We all experience ups and downs in daily life, and this is particularly true during times of worry and insecurity. Families may find their physical and mental health impacted by the crisis, or potentially their financial security or housing situation. These things can mean we are less focussed on how we relate to our partners, children or others in our family. However, it’s important we work to maintain harmony in our closest relationships, as they will likely be our biggest support through difficult times.
Tips when spending more time together at home
Spend (quality) time together
Many of us are spending nearly 24 hours a day together, but are struggling to get things done while working or studying remotely. People may find they only come together to do chores or get the kids on track with their school work. Try to make sure there is time in the day when you switch off from school and work and talk about other things with your family. Play a game together, or even just aim to you eat main meals together. A good conversation starter over dinner is to ask each family member to share a “rose” (good thing) and “thorn” (bad thing) from their day.
Discuss the crisis with others
To help lesson anxiety it’s important to explain what’s going on, in ways that make sense to different family members. Direct people of all ages to trustworthy sources, such as the World Health Organisation, ABC News, or Behind The News (BTN), who take serious news and make it accessible to children. Discuss why it’s been important to make changes to the way we normally live, and how the crisis will pass in time.
Get out and exercise (by yourself and together)
The many benefits of exercise are well known, and it is even more important during isolation. Exercise can help get rid of frustrations, release positive endorphins and take you to new environments (try mixing up where you go and what exercise you do). Exercising alone can provide a good break from others. Exercising together (perhaps as a way of giving family members one on one time with you) can also help strengthen family bonds.
Spend time apart
Given how we are sharing the same space for longer than usual, it’s important that all family members have some time and space to themselves. This could be as simple as taking a walk each day by yourself, or if you have kids, looking after the children while you give your partner a break.
Take a time out
Crises can make people more sensitive and quicker to react, as we may be feeling a bit more “on edge”. If you feel annoyed or hurt by something, try not to react immediately. Find some space where you can be alone and think about something else. If you are still bothered a while later, then address it with the person by talking it through calmly. Remember though, timing is key – think about when your message will be well received and ask the other person to let you know when they’re ready to talk things through. To learn more about using ‘Time Out’ visit our Using Time Out page.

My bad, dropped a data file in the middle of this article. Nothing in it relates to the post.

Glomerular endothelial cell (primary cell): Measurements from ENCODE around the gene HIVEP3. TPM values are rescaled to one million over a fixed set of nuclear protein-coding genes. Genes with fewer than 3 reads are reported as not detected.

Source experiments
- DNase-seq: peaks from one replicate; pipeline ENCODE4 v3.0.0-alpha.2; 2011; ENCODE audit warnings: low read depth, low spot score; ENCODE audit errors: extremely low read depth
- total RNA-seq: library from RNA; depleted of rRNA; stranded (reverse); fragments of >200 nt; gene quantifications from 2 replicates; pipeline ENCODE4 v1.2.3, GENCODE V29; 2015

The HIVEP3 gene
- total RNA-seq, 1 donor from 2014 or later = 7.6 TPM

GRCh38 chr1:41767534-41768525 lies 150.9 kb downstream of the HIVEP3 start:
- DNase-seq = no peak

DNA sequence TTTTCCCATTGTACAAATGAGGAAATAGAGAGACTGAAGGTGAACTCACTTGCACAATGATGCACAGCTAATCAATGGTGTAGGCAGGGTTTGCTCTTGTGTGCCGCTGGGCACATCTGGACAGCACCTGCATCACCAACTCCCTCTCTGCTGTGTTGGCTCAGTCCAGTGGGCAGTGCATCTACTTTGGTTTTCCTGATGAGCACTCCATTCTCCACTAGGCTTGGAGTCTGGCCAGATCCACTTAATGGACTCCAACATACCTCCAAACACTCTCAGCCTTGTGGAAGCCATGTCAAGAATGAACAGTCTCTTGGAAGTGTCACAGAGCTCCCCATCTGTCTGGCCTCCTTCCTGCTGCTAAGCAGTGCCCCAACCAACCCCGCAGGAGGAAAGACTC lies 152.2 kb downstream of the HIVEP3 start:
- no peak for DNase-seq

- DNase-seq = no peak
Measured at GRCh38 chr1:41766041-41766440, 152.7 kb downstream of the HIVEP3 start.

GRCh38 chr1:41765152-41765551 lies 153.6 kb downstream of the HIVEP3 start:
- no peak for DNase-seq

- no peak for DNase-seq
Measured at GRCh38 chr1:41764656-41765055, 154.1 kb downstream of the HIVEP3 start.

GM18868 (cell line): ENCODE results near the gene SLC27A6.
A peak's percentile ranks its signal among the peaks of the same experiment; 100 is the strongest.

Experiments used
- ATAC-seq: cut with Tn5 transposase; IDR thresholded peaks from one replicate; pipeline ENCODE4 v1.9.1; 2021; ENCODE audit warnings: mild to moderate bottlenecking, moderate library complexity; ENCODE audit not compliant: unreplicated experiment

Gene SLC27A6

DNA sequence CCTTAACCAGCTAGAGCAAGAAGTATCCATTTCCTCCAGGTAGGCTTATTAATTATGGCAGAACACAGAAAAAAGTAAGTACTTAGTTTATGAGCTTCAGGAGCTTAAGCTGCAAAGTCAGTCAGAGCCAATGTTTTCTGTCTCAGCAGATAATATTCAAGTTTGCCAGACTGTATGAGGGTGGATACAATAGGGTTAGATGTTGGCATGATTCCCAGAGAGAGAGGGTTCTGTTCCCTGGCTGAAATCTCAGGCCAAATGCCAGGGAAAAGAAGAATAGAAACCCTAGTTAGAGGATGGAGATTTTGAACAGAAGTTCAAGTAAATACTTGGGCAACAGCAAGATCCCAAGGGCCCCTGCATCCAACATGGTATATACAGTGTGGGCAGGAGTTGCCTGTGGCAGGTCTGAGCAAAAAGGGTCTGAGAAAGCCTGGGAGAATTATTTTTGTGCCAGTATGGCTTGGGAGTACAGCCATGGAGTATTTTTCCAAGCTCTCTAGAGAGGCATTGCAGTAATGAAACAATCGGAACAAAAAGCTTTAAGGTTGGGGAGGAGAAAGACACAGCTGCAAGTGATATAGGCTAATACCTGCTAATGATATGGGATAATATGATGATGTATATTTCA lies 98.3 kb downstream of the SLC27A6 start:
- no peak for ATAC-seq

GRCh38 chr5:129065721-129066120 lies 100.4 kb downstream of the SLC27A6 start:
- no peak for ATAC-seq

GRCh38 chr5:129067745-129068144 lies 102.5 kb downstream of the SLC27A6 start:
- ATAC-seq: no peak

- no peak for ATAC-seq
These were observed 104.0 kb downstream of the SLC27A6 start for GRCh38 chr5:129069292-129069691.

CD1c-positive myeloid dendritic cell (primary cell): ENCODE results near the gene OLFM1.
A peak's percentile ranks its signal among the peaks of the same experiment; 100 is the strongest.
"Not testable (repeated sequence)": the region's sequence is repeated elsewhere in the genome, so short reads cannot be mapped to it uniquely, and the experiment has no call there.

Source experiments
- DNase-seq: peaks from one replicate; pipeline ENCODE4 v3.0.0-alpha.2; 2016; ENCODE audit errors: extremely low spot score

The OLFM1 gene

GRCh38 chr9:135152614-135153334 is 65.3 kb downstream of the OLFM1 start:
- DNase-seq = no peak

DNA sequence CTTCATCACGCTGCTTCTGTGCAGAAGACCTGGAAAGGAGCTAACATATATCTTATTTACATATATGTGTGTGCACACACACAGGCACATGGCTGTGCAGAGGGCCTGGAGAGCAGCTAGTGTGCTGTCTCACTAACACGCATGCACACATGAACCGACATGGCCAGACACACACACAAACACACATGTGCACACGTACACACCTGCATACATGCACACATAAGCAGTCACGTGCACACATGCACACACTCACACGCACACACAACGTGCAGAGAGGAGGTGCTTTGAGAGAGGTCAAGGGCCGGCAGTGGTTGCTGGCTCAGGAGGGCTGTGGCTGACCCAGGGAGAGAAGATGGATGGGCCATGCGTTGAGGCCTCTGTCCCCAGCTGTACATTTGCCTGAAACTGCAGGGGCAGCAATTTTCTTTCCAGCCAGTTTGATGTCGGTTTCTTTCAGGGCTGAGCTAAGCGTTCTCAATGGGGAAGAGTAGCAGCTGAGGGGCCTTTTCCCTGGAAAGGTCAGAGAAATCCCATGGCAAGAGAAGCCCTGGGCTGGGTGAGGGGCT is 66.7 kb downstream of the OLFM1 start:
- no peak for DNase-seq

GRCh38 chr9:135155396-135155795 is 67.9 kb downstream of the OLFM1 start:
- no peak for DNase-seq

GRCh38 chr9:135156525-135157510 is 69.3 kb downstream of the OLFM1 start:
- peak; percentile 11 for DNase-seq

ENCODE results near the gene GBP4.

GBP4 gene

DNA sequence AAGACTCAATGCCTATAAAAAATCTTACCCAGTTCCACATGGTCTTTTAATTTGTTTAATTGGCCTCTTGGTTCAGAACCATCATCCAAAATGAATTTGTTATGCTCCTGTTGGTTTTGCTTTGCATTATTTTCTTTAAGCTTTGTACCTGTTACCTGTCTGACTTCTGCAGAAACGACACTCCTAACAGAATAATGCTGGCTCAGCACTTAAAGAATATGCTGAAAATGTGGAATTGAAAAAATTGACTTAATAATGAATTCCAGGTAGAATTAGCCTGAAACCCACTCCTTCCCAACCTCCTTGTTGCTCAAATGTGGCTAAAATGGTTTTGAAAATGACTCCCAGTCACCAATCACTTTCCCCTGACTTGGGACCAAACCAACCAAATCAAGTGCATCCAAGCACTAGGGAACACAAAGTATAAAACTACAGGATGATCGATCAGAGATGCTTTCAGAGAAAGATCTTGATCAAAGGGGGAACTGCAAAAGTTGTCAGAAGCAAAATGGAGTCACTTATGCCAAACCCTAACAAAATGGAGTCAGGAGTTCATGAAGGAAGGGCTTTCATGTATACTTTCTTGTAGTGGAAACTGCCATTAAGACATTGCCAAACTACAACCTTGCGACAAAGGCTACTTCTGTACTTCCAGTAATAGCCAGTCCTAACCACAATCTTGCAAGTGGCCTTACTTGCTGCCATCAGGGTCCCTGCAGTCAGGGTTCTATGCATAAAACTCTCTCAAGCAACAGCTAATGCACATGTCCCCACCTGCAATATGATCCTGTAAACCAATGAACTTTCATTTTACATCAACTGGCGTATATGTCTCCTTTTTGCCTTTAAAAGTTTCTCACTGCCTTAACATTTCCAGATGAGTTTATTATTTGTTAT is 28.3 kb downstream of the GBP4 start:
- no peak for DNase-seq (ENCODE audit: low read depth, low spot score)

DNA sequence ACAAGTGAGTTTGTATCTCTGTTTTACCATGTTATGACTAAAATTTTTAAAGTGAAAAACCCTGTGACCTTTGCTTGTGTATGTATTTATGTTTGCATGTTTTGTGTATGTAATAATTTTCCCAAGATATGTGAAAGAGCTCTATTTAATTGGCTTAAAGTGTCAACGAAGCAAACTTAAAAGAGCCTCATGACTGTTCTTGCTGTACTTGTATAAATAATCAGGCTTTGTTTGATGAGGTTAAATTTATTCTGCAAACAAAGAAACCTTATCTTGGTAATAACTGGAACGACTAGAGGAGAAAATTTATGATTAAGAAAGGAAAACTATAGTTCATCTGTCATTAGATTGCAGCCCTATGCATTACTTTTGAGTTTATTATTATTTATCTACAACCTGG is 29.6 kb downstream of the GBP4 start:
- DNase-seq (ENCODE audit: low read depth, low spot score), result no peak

Acknowledge differences in mood
During times of crisis it’s likely everyone will have their low moods – but not always at the same time. Check with each other, and be mindful about whether your mood could be affecting others.
Look for non-verbal cues
Even if you are consciously checking on others, not everyone is good at telling you what they are feeling. They may say one thing, but facial expressions and body language can convey a different story. Take the time to actively listen to, and watch, all verbal and nonverbal cues – young kids especially may be showing their anxieties in non-verbal ways.
The current crisis is tough on people of all ages, but it is also giving us more time with loved ones, and helping build stronger connections for the future. Be conscious about maintaining strong bonds with your partner and family, and keep track of how you, and other family members are feeling. This will take time and practice, and not all techniques will work every time. However, taking the time to intentionally foster harmony at home will ensure that you are each other’s support when times get tough.
MensLine Australia has professional counsellors available 24 hours a day, seven days a week, providing confidential and anonymous information and support for all relationship issues.